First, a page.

However, once you get beyond the slick appearance of Qwiki, the  lack of depth and personal significance make some Qwiki topics feel like a dictionary for children. For example, the entry for food begins with “Food is any substance or materials eaten or drunk to provide nutritional support for the body and/or for pleasure.” And ends a few sentences later with “There are many different types of equipment used for cooking.” Qwiki sacrifices useful detail for brevity.

Maybe you noticed a similarity between the number of content pages on Wikipedia and the number of reference items in Qwiki? That’s because the public alpha of Qwiki uses Wikipedia  content pages to form reference item audio tracks. You know that brief abstract you see at the top of each Wikipedia entry? That, with a few edits, is what you’ll hear in Qwiki. The detailed information contained in the actual Wikipedia entry is rarely integrated. Wonder where the images come from? The maps? The videos? Remember the sites Qwiki directs you to for more information? You’ll find those resources there.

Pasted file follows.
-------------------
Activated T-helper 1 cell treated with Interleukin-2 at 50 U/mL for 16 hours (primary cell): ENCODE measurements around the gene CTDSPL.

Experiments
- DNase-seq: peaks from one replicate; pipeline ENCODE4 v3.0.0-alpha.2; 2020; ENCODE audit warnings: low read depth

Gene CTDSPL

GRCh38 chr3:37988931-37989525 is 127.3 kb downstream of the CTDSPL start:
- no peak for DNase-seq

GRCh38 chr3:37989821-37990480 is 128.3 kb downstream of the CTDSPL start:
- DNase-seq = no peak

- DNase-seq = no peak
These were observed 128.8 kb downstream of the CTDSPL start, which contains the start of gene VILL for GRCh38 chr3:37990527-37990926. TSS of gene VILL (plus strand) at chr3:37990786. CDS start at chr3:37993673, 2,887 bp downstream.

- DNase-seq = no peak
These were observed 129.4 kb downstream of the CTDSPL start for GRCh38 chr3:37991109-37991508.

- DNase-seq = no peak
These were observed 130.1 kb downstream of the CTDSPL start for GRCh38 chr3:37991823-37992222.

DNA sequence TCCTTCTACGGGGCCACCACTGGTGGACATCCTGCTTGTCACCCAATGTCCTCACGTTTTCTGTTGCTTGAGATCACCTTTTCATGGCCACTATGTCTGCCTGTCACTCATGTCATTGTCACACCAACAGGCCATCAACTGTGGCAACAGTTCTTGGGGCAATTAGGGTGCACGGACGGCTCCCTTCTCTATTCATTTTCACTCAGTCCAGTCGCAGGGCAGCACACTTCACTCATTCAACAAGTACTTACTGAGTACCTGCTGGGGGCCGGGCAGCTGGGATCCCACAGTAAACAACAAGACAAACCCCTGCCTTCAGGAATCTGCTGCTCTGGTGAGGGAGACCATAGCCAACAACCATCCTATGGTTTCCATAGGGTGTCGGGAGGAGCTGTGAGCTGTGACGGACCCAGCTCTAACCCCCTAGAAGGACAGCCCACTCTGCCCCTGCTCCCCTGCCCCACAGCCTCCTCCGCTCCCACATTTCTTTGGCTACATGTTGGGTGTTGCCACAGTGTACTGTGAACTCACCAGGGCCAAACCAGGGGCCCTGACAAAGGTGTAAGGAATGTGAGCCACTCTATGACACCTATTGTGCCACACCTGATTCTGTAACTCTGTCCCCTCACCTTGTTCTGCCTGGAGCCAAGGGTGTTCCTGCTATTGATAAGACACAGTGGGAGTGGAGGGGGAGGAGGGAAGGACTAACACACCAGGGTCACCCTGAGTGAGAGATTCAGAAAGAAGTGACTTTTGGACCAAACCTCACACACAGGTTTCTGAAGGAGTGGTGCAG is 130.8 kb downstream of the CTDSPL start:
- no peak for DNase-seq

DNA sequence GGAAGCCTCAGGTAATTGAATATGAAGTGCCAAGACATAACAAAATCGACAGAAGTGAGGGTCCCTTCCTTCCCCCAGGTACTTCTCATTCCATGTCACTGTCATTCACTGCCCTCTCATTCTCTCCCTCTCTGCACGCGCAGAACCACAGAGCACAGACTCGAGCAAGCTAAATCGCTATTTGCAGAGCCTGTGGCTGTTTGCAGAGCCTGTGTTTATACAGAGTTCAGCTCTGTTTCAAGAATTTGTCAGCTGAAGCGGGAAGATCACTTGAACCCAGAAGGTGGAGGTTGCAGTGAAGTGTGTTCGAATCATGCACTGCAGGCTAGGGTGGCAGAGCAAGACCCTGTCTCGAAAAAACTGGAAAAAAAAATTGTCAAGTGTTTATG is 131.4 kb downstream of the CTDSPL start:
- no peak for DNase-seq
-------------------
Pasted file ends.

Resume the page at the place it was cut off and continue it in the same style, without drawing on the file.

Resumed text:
Qwiki is getting a lot of attention lately, and rightly so. The company has developed a tool that can locate information, compile various media formats and present the product in an new and innovative way. Beyond this, Qwiki leaves a lot to be desired.